Q&A With Megadeth’s David Ellefson

The Megadeth bassist talks with Pollstar about this year’s , his early days in the digital universe, and which albums were true game-changers for the band.

For the 2013 edition of the band’s annual Gigantour Megadeth is traveling with Black Label Society, Hellyeah, Newsted and Death Division.

Along with helming Gigantour, Megadeth has new music to play.  The band’s Super Collider album arrived in June on Dave Mustaine’s Tradecraft imprint through Universal Music Enterprises.

When Pollstar connected with David Ellefson, the bassist was relaxing on the East Coast with his family and in-laws.  “Just chillin’ here for a few days before we get started next week on the tour,” he said, which provided us with an opening for our first question …

How do you balance the metal life with being a family man?

It’s an interesting dynamic and one that quite honestly I never ever thought I would mix together.  Especially as a young rock ’n’roller [when] the goal is to rock out against everything normal, wholesome, square and family-like. … I got married when I was 29, started having a family a couple years later.  Now here I am all these years later with teenage kids, one getting ready to go off to college in a year.  Somehow life just happens and it’s like the means for it are always provided.  It’s an interesting mix but I guess somehow it works.

Megadeth has a lot on its plate in the next few months.  What’s different about this year’s Gigantour compared to past years?

It seems that every one of them has had a different objective.  The first one, which I was not in the group at the time, was arranged around progressive musicianship and varying degrees of heaviness within the metal genre but extreme musicianship being the benchmark.

The second one dipped down into kind of, I would say, a generation behind Megadeth with the bands that participated in that.

Then last year, the first Gigantour I participated in, what was exciting was … I would say Motorhead were certainly the elder statesmen of the thrash genre, Megadeth [was] probably commercially the biggest band on the bill but then also bringing out Lacuna Coil who offered something different because of Cristina [Scabbia] being a female vocalist.  And then also Volbeat, who was I think probably the cool young upstart, at least here in the United States.  So far, those three Gigantours all offered something uniquely different as a package.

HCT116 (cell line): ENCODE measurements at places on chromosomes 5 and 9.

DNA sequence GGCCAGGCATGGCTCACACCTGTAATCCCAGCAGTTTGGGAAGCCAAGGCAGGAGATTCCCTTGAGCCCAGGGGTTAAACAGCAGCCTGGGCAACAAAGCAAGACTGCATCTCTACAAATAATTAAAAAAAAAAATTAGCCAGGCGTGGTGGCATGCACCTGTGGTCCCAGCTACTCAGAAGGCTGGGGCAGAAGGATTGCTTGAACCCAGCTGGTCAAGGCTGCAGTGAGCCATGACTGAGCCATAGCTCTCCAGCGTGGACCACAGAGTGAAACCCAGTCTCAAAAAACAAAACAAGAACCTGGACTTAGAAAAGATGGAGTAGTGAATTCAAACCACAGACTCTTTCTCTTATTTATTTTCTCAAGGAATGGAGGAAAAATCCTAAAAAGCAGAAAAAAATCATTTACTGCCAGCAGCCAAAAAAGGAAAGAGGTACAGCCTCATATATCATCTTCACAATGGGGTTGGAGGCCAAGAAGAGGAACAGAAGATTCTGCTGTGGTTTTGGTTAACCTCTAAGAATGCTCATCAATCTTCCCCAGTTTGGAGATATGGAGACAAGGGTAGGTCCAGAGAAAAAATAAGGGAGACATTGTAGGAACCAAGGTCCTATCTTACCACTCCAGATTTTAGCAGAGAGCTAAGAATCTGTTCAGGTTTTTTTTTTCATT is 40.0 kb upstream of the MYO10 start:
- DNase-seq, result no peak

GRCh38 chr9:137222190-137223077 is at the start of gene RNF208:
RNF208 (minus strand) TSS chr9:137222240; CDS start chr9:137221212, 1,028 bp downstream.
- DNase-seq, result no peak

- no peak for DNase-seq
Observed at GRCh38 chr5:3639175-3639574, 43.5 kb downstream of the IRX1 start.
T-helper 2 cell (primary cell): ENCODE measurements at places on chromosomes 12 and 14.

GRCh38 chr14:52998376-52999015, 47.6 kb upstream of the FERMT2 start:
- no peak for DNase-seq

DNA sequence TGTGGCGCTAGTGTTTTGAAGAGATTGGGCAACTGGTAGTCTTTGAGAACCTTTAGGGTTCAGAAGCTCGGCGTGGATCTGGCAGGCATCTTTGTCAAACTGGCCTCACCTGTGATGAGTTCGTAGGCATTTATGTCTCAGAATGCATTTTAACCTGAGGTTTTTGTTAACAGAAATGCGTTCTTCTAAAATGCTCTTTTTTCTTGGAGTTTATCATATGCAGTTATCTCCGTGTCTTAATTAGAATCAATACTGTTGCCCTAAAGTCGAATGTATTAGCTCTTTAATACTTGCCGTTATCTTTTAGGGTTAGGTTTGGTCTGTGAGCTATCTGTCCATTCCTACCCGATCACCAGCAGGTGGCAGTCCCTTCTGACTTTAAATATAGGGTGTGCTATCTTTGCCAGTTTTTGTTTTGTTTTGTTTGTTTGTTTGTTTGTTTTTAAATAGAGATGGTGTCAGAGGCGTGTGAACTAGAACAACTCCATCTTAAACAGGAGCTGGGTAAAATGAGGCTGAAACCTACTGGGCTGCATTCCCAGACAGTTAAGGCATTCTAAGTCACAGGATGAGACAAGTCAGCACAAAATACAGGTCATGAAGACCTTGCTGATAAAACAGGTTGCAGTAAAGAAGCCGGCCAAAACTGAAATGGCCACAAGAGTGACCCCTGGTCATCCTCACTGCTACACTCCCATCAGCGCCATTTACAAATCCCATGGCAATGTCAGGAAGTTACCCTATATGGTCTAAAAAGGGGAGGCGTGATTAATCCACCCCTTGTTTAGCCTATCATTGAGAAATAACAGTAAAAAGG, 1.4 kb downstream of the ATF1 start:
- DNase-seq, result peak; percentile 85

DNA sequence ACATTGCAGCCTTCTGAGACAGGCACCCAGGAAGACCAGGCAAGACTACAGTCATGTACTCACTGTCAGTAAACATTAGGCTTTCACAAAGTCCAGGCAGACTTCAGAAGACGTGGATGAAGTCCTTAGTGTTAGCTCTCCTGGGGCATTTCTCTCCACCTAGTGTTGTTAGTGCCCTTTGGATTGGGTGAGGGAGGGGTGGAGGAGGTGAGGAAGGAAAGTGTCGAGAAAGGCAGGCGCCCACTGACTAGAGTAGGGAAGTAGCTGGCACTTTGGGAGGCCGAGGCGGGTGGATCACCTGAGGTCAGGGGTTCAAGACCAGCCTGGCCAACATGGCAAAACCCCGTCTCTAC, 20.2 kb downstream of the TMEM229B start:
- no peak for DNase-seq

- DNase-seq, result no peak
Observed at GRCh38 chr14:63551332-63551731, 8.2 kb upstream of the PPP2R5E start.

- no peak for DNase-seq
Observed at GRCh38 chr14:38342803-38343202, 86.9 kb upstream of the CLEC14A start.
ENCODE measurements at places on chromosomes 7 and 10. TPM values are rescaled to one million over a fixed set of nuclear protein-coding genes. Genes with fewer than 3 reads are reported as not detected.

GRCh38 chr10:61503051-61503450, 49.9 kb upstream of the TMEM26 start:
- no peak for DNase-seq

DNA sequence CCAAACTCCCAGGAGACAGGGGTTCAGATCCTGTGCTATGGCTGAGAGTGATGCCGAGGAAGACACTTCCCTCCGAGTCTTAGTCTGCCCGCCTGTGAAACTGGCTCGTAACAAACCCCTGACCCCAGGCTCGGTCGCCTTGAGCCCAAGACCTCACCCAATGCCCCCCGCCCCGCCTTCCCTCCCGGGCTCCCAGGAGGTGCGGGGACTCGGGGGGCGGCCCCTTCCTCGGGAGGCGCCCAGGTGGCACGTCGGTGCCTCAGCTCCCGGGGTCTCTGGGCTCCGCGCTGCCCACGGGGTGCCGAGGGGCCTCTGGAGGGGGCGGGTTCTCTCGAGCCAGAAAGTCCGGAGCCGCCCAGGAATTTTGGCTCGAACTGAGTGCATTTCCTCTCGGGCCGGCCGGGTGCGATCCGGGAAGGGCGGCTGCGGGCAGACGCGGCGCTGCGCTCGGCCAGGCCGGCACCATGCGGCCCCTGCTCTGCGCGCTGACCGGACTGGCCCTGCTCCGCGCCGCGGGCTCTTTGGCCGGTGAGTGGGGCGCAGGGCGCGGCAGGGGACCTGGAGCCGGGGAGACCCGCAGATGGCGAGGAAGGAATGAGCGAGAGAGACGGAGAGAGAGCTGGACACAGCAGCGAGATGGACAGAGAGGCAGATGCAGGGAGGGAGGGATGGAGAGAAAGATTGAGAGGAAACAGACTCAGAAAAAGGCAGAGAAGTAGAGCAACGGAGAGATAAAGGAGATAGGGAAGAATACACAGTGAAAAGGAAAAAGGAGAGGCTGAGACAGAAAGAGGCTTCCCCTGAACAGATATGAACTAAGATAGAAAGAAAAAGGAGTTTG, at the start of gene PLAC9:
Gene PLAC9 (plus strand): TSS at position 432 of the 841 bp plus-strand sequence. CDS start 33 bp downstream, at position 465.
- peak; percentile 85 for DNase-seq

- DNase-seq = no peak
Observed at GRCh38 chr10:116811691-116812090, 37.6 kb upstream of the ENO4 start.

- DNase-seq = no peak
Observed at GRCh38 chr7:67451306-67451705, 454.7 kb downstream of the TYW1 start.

What I find really intriguing about this is everybody in these bands has had a prior history with other groups but also had success on their own, in their own merits.  Clearly Megadeth is part of the “Big Four.”  Zakk Wylde went from Ozzy to growing his own culture, is with Black Label Society.  Vinnie Paul reinvented himself with Hellyeah. Newsted is kind of the new kid on the block but certainly has earned the respect of everybody from his professional career with Metallica.

The thing about it that’s cool is that every band has, not only some name recognition from all their years in the business, but is doing something that’s new and fresh. To me, that’s probably the hook of this year, a new kind of metal union that we’re able to take around North America this year.

When Gigantour plays Oklahoma City at the Oklahoma City Zoo Amphitheatre July 16, the proceeds will be donated to the regional food bank of Oklahoma.  How did that come about?